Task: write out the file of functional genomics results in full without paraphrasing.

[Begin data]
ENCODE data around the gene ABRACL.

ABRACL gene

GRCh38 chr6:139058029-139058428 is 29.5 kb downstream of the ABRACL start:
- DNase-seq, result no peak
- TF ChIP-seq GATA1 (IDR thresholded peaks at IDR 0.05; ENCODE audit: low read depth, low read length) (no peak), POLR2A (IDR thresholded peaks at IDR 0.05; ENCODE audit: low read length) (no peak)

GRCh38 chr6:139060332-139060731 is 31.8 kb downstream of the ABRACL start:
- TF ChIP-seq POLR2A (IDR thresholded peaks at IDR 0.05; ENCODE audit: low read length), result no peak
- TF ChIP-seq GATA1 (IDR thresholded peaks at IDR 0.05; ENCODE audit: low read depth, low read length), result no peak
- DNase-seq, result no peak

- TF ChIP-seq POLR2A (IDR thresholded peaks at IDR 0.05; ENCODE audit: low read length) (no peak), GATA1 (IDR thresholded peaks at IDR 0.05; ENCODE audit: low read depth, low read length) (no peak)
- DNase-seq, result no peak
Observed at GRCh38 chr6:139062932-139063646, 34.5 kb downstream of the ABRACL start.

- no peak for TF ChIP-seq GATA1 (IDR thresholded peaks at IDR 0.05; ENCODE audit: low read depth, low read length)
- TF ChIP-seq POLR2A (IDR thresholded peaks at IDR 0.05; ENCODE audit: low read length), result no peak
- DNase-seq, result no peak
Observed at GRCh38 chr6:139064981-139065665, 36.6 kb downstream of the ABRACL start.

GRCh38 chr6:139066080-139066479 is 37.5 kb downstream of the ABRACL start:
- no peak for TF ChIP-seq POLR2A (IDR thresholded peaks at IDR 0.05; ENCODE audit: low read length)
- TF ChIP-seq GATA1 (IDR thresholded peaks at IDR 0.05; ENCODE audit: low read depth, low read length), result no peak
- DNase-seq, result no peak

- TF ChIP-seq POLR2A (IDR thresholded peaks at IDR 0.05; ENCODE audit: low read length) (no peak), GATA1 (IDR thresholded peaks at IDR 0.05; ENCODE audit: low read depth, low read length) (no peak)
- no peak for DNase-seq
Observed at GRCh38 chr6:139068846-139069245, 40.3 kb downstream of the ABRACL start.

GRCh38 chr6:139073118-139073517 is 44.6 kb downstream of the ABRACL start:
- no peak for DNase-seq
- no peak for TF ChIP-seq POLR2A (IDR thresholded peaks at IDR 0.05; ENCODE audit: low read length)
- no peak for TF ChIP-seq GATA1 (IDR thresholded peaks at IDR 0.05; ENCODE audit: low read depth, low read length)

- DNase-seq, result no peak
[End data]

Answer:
ENCODE data around the gene ABRACL.

ABRACL gene

GRCh38 chr6:139058029-139058428 is 29.5 kb downstream of the ABRACL start:
- DNase-seq, result no peak
- TF ChIP-seq GATA1 (IDR thresholded peaks at IDR 0.05; ENCODE audit: low read depth, low read length) (no peak), POLR2A (IDR thresholded peaks at IDR 0.05; ENCODE audit: low read length) (no peak)

GRCh38 chr6:139060332-139060731 is 31.8 kb downstream of the ABRACL start:
- TF ChIP-seq POLR2A (IDR thresholded peaks at IDR 0.05; ENCODE audit: low read length), result no peak
- TF ChIP-seq GATA1 (IDR thresholded peaks at IDR 0.05; ENCODE audit: low read depth, low read length), result no peak
- DNase-seq, result no peak

- TF ChIP-seq POLR2A (IDR thresholded peaks at IDR 0.05; ENCODE audit: low read length) (no peak), GATA1 (IDR thresholded peaks at IDR 0.05; ENCODE audit: low read depth, low read length) (no peak)
- DNase-seq, result no peak
Observed at GRCh38 chr6:139062932-139063646, 34.5 kb downstream of the ABRACL start.

- no peak for TF ChIP-seq GATA1 (IDR thresholded peaks at IDR 0.05; ENCODE audit: low read depth, low read length)
- TF ChIP-seq POLR2A (IDR thresholded peaks at IDR 0.05; ENCODE audit: low read length), result no peak
- DNase-seq, result no peak
Observed at GRCh38 chr6:139064981-139065665, 36.6 kb downstream of the ABRACL start.

GRCh38 chr6:139066080-139066479 is 37.5 kb downstream of the ABRACL start:
- no peak for TF ChIP-seq POLR2A (IDR thresholded peaks at IDR 0.05; ENCODE audit: low read length)
- TF ChIP-seq GATA1 (IDR thresholded peaks at IDR 0.05; ENCODE audit: low read depth, low read length), result no peak
- DNase-seq, result no peak

- TF ChIP-seq POLR2A (IDR thresholded peaks at IDR 0.05; ENCODE audit: low read length) (no peak), GATA1 (IDR thresholded peaks at IDR 0.05; ENCODE audit: low read depth, low read length) (no peak)
- no peak for DNase-seq
Observed at GRCh38 chr6:139068846-139069245, 40.3 kb downstream of the ABRACL start.

GRCh38 chr6:139073118-139073517 is 44.6 kb downstream of the ABRACL start:
- no peak for DNase-seq
- no peak for TF ChIP-seq POLR2A (IDR thresholded peaks at IDR 0.05; ENCODE audit: low read length)
- no peak for TF ChIP-seq GATA1 (IDR thresholded peaks at IDR 0.05; ENCODE audit: low read depth, low read length)

- DNase-seq, result no peak